Fighting Mac Returns Home: Avondale Academic Presents Biography to ANZAC Chaplain's Church and Family

TEACH Journal of Christian Education, Nov 2017

Brenton Stacey

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Fighting Mac Returns Home: Avondale Academic Presents Biography to ANZAC Chaplain's Church and Family

TEACH Journal of Christian Education Fighting Mac Returns Home: Avondale Academic Presents Biography to ANZ AC Chaplain's Church and Family Brenton Stacey Avondale College of Higher Education Follow this and additional works at: http://research.avondale.edu.au/teach Part of the Education Commons Recommended Citation - Fighting Mac returns home: Avondale academic presents biography to ANZAC chaplain’s church and family Brenton Stacey Public Relations Officer, Avondale College of Higher Education, Cooranbong, NSW The most comprehensive and accurate biography of the Gallipoli chaplain worshipped by the Anzacs despite being a wowser is now in the keeping of his family and of his church. Author Dr Daniel Reynaud presented The Man the Anzacs Revered: William ‘Fighting Mac’ McKenzie Anzac Chaplain to William McKenzie’s great-grandson and to The Salvation Army at an Evensong concert presented by the Conservatorium of Music at Avondale College of Higher Education on May 2, 2015. Stephen Hansen accepted the book on behalf of the family. His mother, Olga, was a daughter of McKenzie’s son, Donald. Susan Petterson from The Salvation Army’s Newcastle & Central New South Wales Divisional Headquarters accepted the book on behalf of commander Major Gavin Watts. In her speech, Petterson described McKenzie, who received the Military Cross for his actions at the Battle of Lone Pine—McKenzie should have been in the rear trenches but followed the charge carrying just a spade to bury the dead—as “brave and courageous.” “He’d given his life completely over to God, and Jesus was his best friend, so he was able to do the things he did because Christ lived within him.” Referring to the presentation, she added, “If McKenzie were here today, he would say, ‘This is wonderful and thank you very much,’ but he would also say, ‘I give all the glory to God.’” McKenzie became the most famous Anzac by the end of the war even though he stood for “almost everything the typical digger loved to hate,” says Reynaud, associate professor of history at Avondale. “He railed against booze, brothels, betting and bad language, and he ran frequent evangelistic campaigns for the Anzacs where he forcefully appealed to them to become Christians. But the soldiers just about worshipped him.” The Scottish-born Salvation Army officer served on Gallipoli and on the Western Front as chaplain of the Australian Imperial Force’s 4th Battalion. “His tireless energy on the soldiers’ behalf earned their respect, while his charismatic personality and integrity of character won their love,” says Reynaud. While stationed in Cairo before the Gallipoli landings, McKenzie not only preached against the brothels but also went to the red-light district and dragged men out, putting them on a tram back to camp. On Gallipoli, McKenzie conducted burial services, often under shell fire. But he went further, finding chocolates for each man, or cutting steps into a steep part of a track at night. By the end of the war, McKenzie had led between 2000 and 3000 men to Christ. He became one of Australia’s most popular and enduring celebrities. People mobbed him just to shake his hand, and his visits to cities and towns were characterised as being like a Royal Progress. The Man the Anzacs Revered is, according to Professor Peter Stanley of the Australian Centre for the Study of Armed Conflict and Society at the University of New South Wales, a “full, sympathetic but careful” re-telling of McKenzie’s story. Signs Publishing book editor Nathan Brown also recognised this after reading the manuscript. He represented The Man the Anzacs Revered’s publisher at Evensong and stated, What I found was not only a good story and work of serious historical research but a true Australian hero and a story of national significance… [McKenzie’s story] belongs to our nation, to the best of our Anzac tradition, to the Australian church and also particularly to The Salvation Army, which has kept the story alive through its history and so provided a platform for Daniel to share in this fuller way and for us to be able to give it back to them. “This is wonderful and thank you very much,’ but he would also say, ‘I give all the glory to God.’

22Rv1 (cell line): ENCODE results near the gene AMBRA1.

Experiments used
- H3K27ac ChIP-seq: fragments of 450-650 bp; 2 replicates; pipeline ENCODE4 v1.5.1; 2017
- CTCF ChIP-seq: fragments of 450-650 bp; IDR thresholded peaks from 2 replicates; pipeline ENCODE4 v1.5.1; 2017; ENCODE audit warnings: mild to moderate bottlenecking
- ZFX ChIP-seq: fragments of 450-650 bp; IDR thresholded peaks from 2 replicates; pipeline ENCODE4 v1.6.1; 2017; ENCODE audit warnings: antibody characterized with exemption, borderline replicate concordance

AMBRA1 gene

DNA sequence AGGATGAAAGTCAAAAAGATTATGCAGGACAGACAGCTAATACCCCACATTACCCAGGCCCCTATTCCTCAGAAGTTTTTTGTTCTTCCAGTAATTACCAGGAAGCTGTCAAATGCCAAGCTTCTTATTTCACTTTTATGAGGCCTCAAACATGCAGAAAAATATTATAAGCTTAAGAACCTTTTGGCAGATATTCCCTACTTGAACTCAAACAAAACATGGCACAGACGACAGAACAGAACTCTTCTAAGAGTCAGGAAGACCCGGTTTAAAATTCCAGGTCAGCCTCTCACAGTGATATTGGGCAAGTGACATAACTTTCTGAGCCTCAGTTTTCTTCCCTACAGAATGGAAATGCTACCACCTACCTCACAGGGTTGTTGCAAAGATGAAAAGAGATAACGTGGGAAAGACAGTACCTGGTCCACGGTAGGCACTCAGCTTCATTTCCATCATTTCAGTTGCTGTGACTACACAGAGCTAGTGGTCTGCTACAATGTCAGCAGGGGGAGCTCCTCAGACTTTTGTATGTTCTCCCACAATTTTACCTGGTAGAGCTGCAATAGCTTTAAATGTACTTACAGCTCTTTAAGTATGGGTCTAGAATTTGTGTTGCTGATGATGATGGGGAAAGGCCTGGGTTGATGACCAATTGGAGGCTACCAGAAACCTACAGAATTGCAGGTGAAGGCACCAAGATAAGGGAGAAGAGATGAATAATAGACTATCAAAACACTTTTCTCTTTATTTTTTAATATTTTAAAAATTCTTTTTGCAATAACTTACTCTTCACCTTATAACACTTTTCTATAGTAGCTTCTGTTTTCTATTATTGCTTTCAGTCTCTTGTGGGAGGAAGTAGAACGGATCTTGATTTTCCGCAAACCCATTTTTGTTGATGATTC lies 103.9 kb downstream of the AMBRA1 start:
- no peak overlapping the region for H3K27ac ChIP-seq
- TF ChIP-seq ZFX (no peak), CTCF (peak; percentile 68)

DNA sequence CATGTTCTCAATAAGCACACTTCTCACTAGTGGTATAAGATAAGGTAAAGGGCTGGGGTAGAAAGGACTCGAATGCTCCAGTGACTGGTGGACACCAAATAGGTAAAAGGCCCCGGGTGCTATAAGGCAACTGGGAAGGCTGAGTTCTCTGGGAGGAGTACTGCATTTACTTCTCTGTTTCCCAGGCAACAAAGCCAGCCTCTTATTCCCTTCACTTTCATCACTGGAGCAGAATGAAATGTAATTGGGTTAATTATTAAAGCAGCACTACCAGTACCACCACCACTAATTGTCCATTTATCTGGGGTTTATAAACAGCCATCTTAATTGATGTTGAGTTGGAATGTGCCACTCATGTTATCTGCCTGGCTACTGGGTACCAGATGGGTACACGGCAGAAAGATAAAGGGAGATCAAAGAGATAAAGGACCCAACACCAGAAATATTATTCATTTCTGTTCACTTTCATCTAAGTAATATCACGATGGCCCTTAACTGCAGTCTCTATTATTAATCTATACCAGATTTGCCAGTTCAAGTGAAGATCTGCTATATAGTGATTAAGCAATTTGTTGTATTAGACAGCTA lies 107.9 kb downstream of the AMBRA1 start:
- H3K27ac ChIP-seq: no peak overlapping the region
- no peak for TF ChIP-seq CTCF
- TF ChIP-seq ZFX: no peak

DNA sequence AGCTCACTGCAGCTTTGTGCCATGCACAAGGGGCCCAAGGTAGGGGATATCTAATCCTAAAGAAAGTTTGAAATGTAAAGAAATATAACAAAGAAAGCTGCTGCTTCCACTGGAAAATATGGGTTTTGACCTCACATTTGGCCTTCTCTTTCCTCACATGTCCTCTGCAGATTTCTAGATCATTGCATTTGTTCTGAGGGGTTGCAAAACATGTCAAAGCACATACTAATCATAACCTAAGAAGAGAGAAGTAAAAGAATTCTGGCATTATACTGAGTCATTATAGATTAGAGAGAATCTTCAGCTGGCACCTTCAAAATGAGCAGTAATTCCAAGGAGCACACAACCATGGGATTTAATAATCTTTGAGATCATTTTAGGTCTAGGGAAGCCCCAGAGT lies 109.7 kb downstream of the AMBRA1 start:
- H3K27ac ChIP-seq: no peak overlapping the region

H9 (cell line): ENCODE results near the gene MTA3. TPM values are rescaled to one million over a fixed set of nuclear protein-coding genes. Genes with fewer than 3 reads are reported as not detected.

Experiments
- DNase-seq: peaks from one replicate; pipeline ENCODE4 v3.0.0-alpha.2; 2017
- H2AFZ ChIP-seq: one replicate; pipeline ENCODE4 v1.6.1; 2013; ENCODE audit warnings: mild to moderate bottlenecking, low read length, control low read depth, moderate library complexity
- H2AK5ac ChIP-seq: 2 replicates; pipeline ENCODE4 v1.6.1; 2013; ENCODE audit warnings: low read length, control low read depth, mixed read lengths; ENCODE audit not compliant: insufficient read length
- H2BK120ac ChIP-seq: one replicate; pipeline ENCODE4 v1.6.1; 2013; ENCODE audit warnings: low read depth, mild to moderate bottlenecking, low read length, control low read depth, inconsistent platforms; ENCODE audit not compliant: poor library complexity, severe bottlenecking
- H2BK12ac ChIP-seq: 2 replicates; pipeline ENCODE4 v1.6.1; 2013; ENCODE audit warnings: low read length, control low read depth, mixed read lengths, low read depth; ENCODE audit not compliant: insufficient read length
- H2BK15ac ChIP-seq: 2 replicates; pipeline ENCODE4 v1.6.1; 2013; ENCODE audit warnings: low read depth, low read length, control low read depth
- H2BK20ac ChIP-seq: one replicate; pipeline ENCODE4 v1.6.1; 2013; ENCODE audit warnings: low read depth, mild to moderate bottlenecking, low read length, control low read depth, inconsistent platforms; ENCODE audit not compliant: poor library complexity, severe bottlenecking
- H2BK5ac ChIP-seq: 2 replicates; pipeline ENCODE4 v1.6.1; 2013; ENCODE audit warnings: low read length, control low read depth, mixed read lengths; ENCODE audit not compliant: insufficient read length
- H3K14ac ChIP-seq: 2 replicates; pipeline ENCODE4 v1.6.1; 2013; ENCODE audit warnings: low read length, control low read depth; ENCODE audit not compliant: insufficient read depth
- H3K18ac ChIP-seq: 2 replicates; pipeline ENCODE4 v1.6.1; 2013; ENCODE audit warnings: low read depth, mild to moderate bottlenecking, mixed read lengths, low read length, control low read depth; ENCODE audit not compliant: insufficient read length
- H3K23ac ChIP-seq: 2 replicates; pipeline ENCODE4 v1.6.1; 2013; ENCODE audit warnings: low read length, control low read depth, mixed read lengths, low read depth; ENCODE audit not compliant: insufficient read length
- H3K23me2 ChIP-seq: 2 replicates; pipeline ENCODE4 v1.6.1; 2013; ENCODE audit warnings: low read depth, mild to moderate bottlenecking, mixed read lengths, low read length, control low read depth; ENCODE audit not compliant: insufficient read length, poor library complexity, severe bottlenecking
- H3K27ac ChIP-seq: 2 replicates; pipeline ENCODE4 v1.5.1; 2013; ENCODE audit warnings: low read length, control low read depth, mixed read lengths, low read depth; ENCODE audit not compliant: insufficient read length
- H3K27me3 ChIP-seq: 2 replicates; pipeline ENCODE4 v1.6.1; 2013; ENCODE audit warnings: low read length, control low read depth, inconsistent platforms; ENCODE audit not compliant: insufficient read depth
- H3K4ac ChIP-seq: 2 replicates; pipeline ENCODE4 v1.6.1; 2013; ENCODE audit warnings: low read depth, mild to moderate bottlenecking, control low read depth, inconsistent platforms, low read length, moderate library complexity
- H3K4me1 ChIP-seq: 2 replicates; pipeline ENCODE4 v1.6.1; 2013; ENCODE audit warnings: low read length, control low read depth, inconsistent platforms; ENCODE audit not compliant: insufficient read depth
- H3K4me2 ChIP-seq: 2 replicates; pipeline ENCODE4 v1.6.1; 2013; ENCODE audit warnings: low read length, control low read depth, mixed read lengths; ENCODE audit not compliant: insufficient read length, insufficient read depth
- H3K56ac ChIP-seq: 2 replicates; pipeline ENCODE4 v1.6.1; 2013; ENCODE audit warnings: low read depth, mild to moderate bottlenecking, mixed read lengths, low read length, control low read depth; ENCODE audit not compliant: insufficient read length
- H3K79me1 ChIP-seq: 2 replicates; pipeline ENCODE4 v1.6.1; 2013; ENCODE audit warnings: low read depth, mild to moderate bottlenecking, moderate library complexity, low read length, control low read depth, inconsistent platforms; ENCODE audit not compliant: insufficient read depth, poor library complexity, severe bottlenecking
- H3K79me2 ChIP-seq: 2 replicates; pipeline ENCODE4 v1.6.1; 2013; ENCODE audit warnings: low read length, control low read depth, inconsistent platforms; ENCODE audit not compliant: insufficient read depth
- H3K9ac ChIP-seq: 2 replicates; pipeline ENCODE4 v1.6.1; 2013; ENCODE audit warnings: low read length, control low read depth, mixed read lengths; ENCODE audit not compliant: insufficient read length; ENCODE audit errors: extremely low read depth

This is a preview of a remote PDF: https://research.avondale.edu.au/cgi/viewcontent.cgi?article=1280&context=teach

Brenton Stacey. Fighting Mac Returns Home: Avondale Academic Presents Biography to ANZAC Chaplain's Church and Family, TEACH Journal of Christian Education, 2015,